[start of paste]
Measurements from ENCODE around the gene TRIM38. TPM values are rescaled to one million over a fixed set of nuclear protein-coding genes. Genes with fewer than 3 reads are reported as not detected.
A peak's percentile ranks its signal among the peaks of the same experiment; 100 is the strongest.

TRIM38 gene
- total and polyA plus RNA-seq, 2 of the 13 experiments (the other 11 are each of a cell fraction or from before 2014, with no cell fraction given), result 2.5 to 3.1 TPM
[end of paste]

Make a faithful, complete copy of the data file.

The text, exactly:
Measurements from ENCODE around the gene TRIM38. TPM values are rescaled to one million over a fixed set of nuclear protein-coding genes. Genes with fewer than 3 reads are reported as not detected.
A peak's percentile ranks its signal among the peaks of the same experiment; 100 is the strongest.

TRIM38 gene
- total and polyA plus RNA-seq, 2 of the 13 experiments (the other 11 are each of a cell fraction or from before 2014, with no cell fraction given), result 2.5 to 3.1 TPM